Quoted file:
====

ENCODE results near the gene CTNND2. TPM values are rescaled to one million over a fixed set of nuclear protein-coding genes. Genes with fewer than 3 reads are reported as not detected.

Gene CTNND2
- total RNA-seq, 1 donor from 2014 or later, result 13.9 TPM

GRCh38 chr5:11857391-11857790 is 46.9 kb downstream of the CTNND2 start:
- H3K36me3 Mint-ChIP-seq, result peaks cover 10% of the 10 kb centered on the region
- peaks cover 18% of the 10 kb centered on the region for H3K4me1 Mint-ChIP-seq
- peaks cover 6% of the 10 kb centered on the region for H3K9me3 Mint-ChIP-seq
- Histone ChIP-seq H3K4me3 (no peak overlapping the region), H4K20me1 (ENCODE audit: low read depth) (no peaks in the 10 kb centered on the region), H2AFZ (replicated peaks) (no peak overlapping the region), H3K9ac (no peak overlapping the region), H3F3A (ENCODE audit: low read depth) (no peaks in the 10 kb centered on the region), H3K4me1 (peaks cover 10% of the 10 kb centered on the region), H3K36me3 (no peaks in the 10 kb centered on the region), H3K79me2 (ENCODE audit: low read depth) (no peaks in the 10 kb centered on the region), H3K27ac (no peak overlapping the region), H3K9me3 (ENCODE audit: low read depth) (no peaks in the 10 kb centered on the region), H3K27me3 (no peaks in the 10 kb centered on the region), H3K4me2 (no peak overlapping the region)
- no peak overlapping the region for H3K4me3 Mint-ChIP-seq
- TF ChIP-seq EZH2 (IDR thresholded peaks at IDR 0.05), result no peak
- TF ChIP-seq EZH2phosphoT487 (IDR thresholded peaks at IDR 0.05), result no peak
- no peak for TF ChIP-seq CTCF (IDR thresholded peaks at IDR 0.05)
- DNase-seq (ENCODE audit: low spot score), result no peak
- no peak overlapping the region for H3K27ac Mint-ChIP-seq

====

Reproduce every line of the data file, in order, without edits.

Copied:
ENCODE results near the gene CTNND2. TPM values are rescaled to one million over a fixed set of nuclear protein-coding genes. Genes with fewer than 3 reads are reported as not detected.

Gene CTNND2
- total RNA-seq, 1 donor from 2014 or later, result 13.9 TPM

GRCh38 chr5:11857391-11857790 is 46.9 kb downstream of the CTNND2 start:
- H3K36me3 Mint-ChIP-seq, result peaks cover 10% of the 10 kb centered on the region
- peaks cover 18% of the 10 kb centered on the region for H3K4me1 Mint-ChIP-seq
- peaks cover 6% of the 10 kb centered on the region for H3K9me3 Mint-ChIP-seq
- Histone ChIP-seq H3K4me3 (no peak overlapping the region), H4K20me1 (ENCODE audit: low read depth) (no peaks in the 10 kb centered on the region), H2AFZ (replicated peaks) (no peak overlapping the region), H3K9ac (no peak overlapping the region), H3F3A (ENCODE audit: low read depth) (no peaks in the 10 kb centered on the region), H3K4me1 (peaks cover 10% of the 10 kb centered on the region), H3K36me3 (no peaks in the 10 kb centered on the region), H3K79me2 (ENCODE audit: low read depth) (no peaks in the 10 kb centered on the region), H3K27ac (no peak overlapping the region), H3K9me3 (ENCODE audit: low read depth) (no peaks in the 10 kb centered on the region), H3K27me3 (no peaks in the 10 kb centered on the region), H3K4me2 (no peak overlapping the region)
- no peak overlapping the region for H3K4me3 Mint-ChIP-seq
- TF ChIP-seq EZH2 (IDR thresholded peaks at IDR 0.05), result no peak
- TF ChIP-seq EZH2phosphoT487 (IDR thresholded peaks at IDR 0.05), result no peak
- no peak for TF ChIP-seq CTCF (IDR thresholded peaks at IDR 0.05)
- DNase-seq (ENCODE audit: low spot score), result no peak
- no peak overlapping the region for H3K27ac Mint-ChIP-seq